NEW ORLEANS - When dawn breaks Saturday morning, for the first time since I was a junior at the University of Georgia, I won’t be considered a working journalist.
It’s a strange feeling, leaving behind something to which you’ve devoted your entire professional life.
After nearly seven years at WWLTV.com, I’m putting down the recorder and closing my station-issued laptop to pick up textbooks and student loans; I’m heading back to school, enrolling at LSU to earn a doctorate of physical therapy.
I won’t be covering athletes anymore, but I just might be helping them recover from injuries.
Yet, to my boss, that’s not actually the story. Like a lot of things I’ve written in my time covering New Orleans sports, I suppose I’ve buried the lead.
I moved to New Orleans in July 2007 without a job. The pull of the city was enough for me to quit my job at a newspaper covering Auburn University sports so I could relocate here when there was still some question about New Orleans’ future.
And I leave WWLTV not to relocate elsewhere, but to continue my growth in a city that now is on the fast-track to once again being this country’s best and is fully in my blood.
But it wasn’t an easy decision to leave my job as a full-time reporter.
The memories, even just from the past seven years, and the relationships made it one of the hardest decisions of my life.
I’ll never forget standing in the Saints’ locker room at Sun Life Stadium in February 2010, maybe an hour after New Orleans had finished off the Colts, and spotting Bobby McCray standing by his locker – worn out from the game but not too tired to pass up celebrating with his son. The young McCray, meanwhile, was not too interested in the celebration thanks to large earphones blocking the noise so he could concentrate on the video game he was playing.
Or getting to know Doug Thornton, executive vice president of stadiums and arenas for SMG, and Jay Cicero, the president and CEO of the Greater New Orleans Sports Foundation, and seeing just what it means to love this city from two people whose goal it is to make it the best place it can be.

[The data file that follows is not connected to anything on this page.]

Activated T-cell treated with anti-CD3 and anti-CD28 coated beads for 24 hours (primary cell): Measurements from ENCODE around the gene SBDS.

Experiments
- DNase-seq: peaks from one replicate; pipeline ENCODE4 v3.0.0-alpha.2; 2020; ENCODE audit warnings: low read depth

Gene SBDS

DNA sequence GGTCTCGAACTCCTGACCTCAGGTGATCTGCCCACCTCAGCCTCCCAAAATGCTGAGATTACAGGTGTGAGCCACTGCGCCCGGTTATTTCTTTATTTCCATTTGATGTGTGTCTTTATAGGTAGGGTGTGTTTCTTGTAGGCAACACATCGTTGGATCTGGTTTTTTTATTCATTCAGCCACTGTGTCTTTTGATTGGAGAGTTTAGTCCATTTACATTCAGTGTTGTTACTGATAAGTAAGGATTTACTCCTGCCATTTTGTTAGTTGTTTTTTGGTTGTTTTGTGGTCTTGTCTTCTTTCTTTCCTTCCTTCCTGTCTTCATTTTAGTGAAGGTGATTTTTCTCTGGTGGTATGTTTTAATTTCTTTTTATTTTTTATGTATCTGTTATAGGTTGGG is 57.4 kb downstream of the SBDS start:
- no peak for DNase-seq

Or the many conversations I had not about basketball but about books or The Office with David West in the Hornets’ locker room after games, no matter the outcome of the contest.
It’s not just who I covered, either. I will leave my position in awe of WWLTV’s newsroom and grateful for the opportunity to be a small part of it.
As I told my colleagues, changing professions was difficult, but ultimately the right move for me. My father is a physical therapist and I’ve spent much of my 30-plus years fighting the urge to follow in the family profession. I could only fight it so long. To see people come up to him while I was growing up or whenever I still go home and show such gratitude for how he helped their lives has made a deep impression on me.
Our readers also have made an impression on me. I want to thank those who took time to read my columns, to email me, tweet me or talk to me at Mardi Gras parades or at restaurants for letting me be a small part of your lives.
I can make one promise to you on my out – I will continue hunting for King Cake Baby and Evil Pierre’s lair.